Tedding is often done at the start of the second day after mowing in order to speed the drying time. Tedding or swath inversion can also be done after a rain to help the hay dry more rapidly.

Raking should be done when the hay has dried down to 35 to 45 percent moisture. It is best done on the day of baling, but may need to occur after a rain if the hay needs turned over to dry more quickly on the bottom of the swath.

Baling should occur only after the hay has reached the proper moisture levels. Proper small bale baling moistures for dry hay should range from 18 to 20 percent moisture. For large bales, the moisture should be 16 percent or lower.

Baling should occur only after the hay has reached the proper moisture for storage. There are products available on the market to apply to hay that has to be baled before it reaches the appropriate moisture levels. These products help prevent molding and heating when hay is baled too wet.

Hay-making safety considerations
Hay-making can be a dangerous activity; proper precautions should always be followed.

Here are a few considerations to keep in mind:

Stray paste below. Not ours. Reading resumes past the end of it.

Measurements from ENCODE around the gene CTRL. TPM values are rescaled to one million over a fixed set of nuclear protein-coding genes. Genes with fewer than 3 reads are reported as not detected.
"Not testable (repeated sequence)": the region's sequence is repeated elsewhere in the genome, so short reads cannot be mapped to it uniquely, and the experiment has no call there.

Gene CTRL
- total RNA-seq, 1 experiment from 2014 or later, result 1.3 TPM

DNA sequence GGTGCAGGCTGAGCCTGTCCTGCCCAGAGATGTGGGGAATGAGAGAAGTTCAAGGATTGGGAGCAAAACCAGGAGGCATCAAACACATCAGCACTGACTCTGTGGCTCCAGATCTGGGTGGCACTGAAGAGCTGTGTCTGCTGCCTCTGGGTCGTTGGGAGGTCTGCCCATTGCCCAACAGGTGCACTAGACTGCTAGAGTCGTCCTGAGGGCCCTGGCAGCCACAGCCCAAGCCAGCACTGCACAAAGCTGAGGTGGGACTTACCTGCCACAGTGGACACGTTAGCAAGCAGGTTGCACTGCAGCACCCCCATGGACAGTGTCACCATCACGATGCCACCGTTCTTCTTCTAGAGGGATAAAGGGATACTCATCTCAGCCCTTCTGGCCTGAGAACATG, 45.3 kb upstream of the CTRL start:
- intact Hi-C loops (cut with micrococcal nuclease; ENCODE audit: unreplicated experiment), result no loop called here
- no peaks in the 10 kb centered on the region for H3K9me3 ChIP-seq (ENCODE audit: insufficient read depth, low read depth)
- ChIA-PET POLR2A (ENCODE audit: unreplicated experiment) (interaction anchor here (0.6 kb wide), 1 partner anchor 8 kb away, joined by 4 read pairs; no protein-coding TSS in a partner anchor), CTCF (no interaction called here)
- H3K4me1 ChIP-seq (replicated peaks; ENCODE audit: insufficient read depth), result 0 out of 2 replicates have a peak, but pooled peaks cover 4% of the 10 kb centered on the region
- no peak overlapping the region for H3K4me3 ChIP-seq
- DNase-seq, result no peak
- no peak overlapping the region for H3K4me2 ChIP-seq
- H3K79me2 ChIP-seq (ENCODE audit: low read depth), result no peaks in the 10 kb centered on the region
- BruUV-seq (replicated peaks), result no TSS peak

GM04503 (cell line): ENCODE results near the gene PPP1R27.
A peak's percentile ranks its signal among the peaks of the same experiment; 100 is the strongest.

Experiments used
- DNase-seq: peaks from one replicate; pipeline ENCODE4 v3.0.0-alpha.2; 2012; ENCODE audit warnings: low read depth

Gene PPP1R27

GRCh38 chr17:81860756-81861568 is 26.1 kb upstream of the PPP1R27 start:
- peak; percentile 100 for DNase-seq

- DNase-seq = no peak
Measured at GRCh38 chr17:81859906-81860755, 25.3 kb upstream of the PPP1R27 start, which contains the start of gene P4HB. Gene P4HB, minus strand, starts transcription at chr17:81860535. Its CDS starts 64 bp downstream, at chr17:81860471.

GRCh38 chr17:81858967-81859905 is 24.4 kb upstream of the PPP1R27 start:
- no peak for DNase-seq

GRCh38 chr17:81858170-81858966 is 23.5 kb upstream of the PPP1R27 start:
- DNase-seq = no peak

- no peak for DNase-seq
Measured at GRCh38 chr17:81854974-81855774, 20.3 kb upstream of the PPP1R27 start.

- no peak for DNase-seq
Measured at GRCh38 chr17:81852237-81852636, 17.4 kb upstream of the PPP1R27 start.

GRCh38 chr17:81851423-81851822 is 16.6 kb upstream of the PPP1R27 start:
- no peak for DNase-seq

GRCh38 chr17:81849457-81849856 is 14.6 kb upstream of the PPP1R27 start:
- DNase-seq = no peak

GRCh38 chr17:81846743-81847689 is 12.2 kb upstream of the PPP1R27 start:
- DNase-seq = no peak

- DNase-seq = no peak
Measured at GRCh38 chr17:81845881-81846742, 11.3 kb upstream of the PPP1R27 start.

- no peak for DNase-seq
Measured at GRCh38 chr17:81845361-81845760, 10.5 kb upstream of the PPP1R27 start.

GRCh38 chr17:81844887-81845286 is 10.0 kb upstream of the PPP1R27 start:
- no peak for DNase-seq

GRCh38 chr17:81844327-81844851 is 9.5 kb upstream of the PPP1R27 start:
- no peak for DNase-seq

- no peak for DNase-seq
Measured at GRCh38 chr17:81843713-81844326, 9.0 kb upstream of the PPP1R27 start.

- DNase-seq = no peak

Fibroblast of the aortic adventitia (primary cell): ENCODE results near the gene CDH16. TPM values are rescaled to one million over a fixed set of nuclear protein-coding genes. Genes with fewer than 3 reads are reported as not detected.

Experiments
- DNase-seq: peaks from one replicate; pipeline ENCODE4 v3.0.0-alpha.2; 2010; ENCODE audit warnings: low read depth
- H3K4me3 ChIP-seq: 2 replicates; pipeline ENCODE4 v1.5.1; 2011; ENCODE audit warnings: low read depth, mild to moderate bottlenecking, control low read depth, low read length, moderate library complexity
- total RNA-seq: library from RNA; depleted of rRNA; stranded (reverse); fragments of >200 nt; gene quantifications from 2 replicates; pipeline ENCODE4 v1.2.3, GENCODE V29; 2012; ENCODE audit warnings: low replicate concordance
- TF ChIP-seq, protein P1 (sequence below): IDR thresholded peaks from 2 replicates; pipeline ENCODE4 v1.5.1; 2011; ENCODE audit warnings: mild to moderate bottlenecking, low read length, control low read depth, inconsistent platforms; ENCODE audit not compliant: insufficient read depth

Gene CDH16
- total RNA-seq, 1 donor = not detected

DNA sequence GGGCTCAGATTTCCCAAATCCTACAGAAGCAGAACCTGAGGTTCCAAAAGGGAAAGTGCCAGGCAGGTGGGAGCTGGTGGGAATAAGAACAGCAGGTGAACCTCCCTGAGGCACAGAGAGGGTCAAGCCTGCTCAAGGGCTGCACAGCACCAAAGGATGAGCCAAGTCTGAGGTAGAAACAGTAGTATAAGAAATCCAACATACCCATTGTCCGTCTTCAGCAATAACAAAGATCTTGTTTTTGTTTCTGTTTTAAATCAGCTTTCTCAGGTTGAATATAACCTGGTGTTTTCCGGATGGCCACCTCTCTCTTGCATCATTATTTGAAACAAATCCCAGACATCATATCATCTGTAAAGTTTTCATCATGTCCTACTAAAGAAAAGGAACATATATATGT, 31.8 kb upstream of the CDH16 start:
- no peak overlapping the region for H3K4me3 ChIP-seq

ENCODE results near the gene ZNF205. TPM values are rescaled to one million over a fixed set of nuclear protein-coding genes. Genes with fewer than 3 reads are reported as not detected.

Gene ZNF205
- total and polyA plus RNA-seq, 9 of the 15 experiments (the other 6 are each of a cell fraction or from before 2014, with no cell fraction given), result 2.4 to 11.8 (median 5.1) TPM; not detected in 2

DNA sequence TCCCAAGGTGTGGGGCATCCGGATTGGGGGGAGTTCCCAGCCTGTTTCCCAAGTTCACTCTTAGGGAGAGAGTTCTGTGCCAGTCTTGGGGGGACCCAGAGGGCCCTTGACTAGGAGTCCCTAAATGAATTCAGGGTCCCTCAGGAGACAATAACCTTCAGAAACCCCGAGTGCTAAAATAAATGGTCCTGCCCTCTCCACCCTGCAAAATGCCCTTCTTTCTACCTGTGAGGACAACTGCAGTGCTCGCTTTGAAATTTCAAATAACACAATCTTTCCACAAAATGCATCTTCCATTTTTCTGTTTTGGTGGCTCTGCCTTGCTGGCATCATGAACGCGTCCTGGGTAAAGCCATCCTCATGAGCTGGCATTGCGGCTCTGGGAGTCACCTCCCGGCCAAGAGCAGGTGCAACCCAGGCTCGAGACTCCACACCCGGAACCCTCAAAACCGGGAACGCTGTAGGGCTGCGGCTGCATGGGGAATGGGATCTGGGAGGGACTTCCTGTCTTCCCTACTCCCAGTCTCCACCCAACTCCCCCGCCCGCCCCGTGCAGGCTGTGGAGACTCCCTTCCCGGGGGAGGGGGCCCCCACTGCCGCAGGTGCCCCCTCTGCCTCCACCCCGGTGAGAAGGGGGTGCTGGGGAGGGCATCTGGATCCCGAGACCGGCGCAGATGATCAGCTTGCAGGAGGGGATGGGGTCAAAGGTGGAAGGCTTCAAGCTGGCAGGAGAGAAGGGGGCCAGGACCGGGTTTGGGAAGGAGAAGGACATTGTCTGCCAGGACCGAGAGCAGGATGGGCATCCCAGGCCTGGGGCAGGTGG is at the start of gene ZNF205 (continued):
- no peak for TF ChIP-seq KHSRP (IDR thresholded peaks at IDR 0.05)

• Shield disc mowers properly (knife tip speeds are 160 to 190 miles per hour).
  • Always use a tractor with a cab or at least a rollover protection system.
  •  Never stand behind conditioning rolls or flails.
  • Remember that baler flywheels and hydraulic accumulators store energy.
  • Keep fingers out of moving knotters (even if they are temporarily manually powered).
  • Do not ride the wagon when a bale thrower is used.
  • Handle bales safely.
  • Keep equipment “harvest ready.”
  • •Keep guards/shields in proper order.
  • Securely block hydraulically-raised equipment before working around or under the machine.
  • Disengage power and shut off engine before unplugging clogged equipment.
  • Keep a fire extinguisher on all powered equipment.
  • Do not allow kids or other riders on the equipment. [b:] FG

References omitted but are available upon request at

—From Penn State University extension website

Dennis Buckmaster
Biological Engineering
Purdue University